- Investments in oil and gas exploration and production continue to be depressed
- Moody's: Global annual upstream spending needs to increase by as much as 54 percent to $542 billion if the oil market is to avert the next supply shortage shock
Upstream oil and gas investment must rise to the pre-pandemic levels of around $525 billion per year through the end of the decade so that the industry can ensure a demand-supply balance, Saudi Arabia-based International Energy Forum (IEF) and IHS Markit said in a new report this week.
This year, upstream investment is still depressed, for a second year in a row, and is estimated at around $341 billion. This is almost 25 percent below the investment levels of the last “normal” year in 2019, says the report from IHS Markit and IEF, which is the world’s largest international organization of energy ministers from 71 countries including both producing and consuming nations.
While investments in oil and gas exploration and production continue to be depressed, global demand is “now near pre-pandemic highs and will continue to rise for the next several years, particularly in developing countries,” according to the report titled “Investment Crisis Threatens Energy Security.”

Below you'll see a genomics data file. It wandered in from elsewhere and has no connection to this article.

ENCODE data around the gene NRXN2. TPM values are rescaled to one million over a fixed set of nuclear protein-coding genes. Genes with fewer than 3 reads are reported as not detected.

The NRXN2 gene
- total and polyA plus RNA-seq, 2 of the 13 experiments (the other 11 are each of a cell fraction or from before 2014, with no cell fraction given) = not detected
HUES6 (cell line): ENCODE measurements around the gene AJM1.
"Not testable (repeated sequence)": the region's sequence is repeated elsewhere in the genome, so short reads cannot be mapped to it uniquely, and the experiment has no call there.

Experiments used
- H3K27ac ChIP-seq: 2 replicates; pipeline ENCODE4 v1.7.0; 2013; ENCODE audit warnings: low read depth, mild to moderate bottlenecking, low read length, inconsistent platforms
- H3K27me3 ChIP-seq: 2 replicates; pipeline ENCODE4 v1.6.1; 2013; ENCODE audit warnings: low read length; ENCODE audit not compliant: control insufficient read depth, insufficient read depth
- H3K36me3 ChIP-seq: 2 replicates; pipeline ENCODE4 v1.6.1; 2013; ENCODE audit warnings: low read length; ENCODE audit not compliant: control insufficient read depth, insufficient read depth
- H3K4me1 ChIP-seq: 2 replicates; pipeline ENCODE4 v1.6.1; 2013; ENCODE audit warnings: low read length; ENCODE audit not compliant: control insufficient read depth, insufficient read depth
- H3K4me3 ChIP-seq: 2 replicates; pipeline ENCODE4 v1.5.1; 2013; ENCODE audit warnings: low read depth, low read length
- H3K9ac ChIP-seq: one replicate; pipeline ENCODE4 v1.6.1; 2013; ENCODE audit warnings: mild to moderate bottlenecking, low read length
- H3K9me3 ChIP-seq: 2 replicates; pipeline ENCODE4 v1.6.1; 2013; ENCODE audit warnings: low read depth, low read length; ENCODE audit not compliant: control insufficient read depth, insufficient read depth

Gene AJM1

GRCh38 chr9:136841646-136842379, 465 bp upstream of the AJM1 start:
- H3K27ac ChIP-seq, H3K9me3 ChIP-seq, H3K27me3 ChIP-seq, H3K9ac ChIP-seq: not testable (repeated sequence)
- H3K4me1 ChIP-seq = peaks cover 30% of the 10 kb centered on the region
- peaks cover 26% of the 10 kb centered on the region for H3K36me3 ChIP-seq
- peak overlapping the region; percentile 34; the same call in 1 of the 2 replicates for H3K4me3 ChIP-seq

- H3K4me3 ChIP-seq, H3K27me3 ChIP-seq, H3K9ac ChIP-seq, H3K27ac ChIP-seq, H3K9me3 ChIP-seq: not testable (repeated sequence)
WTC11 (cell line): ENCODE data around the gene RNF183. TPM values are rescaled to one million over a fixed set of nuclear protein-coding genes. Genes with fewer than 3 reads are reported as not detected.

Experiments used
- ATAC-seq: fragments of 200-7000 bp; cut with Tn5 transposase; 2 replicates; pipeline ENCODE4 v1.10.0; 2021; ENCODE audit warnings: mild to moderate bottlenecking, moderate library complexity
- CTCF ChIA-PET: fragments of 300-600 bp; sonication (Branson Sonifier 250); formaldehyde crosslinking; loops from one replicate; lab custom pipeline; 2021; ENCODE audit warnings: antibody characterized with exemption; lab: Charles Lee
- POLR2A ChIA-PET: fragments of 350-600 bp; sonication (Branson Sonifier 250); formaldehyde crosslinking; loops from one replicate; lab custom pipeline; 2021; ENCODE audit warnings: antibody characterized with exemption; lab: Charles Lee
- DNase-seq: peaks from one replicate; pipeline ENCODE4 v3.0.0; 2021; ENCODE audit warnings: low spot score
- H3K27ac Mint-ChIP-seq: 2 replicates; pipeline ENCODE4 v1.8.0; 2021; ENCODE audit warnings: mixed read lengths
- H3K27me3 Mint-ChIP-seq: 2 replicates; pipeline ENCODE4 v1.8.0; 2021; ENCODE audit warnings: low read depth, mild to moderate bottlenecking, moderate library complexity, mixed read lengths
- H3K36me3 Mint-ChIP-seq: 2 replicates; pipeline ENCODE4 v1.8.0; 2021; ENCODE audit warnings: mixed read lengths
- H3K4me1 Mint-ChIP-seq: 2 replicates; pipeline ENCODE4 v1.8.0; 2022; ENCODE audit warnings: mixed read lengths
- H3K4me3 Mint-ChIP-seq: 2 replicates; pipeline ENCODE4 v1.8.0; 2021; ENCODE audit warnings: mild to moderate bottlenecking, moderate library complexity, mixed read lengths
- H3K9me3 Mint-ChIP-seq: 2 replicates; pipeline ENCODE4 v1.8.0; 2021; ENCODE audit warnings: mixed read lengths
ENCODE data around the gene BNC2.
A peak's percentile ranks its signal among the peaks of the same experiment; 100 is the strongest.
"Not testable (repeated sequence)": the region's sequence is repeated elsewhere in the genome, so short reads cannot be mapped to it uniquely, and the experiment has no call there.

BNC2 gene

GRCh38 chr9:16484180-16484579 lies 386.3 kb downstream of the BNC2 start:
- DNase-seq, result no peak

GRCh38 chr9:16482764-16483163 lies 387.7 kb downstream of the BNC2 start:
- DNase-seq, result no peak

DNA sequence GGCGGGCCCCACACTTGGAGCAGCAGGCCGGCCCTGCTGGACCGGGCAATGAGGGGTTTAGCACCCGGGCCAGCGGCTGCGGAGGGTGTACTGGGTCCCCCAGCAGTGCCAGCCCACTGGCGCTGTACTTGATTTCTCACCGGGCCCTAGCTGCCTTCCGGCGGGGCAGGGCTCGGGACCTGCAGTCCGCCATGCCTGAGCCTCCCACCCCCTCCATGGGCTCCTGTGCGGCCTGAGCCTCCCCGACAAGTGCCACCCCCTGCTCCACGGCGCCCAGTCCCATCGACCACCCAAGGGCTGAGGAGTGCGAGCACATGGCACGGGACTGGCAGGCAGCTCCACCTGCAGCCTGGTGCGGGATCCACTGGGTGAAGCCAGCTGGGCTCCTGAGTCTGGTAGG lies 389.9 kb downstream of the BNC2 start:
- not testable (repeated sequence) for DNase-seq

The next two years will be critical for the sanctioning of new projects to make sure that there is enough supply coming online within five to six years, the report noted.
“Insufficient upstream investment would result in more price volatility and spur adverse economic consequences,” IHS Markit and IEF say.
The report echoes the concern of many industry professionals, who have said in recent months that underinvestment in oil and gas threatens future energy supply because oil and gas will be consumed for decades to come, regardless of the pace of the energy transition.
A rushed transition into renewable energy would cause spiraling inflation and social unrest, Amin Nasser, the chief executive of Saudi Aramco, warned at the World Petroleum Congress in Texas this week, noting that investments in oil and gas needed to continue in order to avoid such a scenario.
Global annual upstream spending needs to increase by as much as 54 percent to $542 billion if the oil market is to avert the next supply shortage shock, Moody’s said in October.